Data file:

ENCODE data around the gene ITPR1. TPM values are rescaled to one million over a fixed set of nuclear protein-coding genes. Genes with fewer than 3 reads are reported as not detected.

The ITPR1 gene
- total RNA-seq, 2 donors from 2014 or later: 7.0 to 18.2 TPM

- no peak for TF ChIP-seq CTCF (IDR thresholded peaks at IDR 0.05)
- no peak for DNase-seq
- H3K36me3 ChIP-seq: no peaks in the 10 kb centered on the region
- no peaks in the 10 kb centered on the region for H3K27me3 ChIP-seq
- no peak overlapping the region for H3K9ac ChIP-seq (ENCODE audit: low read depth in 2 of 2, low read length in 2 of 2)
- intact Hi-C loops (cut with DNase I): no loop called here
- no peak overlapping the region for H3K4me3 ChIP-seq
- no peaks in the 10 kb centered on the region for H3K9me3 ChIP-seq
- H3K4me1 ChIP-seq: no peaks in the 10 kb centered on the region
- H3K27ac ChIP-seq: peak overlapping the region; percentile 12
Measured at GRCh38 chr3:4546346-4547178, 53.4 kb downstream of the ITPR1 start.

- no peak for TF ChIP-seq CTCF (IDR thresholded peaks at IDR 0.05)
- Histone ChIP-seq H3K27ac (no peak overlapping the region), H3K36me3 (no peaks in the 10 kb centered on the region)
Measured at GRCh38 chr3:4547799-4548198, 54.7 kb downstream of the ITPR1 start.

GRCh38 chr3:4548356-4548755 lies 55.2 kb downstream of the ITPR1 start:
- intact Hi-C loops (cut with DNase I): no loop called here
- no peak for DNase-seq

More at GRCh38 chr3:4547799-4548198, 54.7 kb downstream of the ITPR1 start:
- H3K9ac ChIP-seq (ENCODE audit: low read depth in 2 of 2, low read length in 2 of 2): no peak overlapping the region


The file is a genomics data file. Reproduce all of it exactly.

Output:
ENCODE data around the gene ITPR1. TPM values are rescaled to one million over a fixed set of nuclear protein-coding genes. Genes with fewer than 3 reads are reported as not detected.

The ITPR1 gene
- total RNA-seq, 2 donors from 2014 or later: 7.0 to 18.2 TPM

- no peak for TF ChIP-seq CTCF (IDR thresholded peaks at IDR 0.05)
- no peak for DNase-seq
- H3K36me3 ChIP-seq: no peaks in the 10 kb centered on the region
- no peaks in the 10 kb centered on the region for H3K27me3 ChIP-seq
- no peak overlapping the region for H3K9ac ChIP-seq (ENCODE audit: low read depth in 2 of 2, low read length in 2 of 2)
- intact Hi-C loops (cut with DNase I): no loop called here
- no peak overlapping the region for H3K4me3 ChIP-seq
- no peaks in the 10 kb centered on the region for H3K9me3 ChIP-seq
- H3K4me1 ChIP-seq: no peaks in the 10 kb centered on the region
- H3K27ac ChIP-seq: peak overlapping the region; percentile 12
Measured at GRCh38 chr3:4546346-4547178, 53.4 kb downstream of the ITPR1 start.

- no peak for TF ChIP-seq CTCF (IDR thresholded peaks at IDR 0.05)
- Histone ChIP-seq H3K27ac (no peak overlapping the region), H3K36me3 (no peaks in the 10 kb centered on the region)
Measured at GRCh38 chr3:4547799-4548198, 54.7 kb downstream of the ITPR1 start.

GRCh38 chr3:4548356-4548755 lies 55.2 kb downstream of the ITPR1 start:
- intact Hi-C loops (cut with DNase I): no loop called here
- no peak for DNase-seq

More at GRCh38 chr3:4547799-4548198, 54.7 kb downstream of the ITPR1 start:
- H3K9ac ChIP-seq (ENCODE audit: low read depth in 2 of 2, low read length in 2 of 2): no peak overlapping the region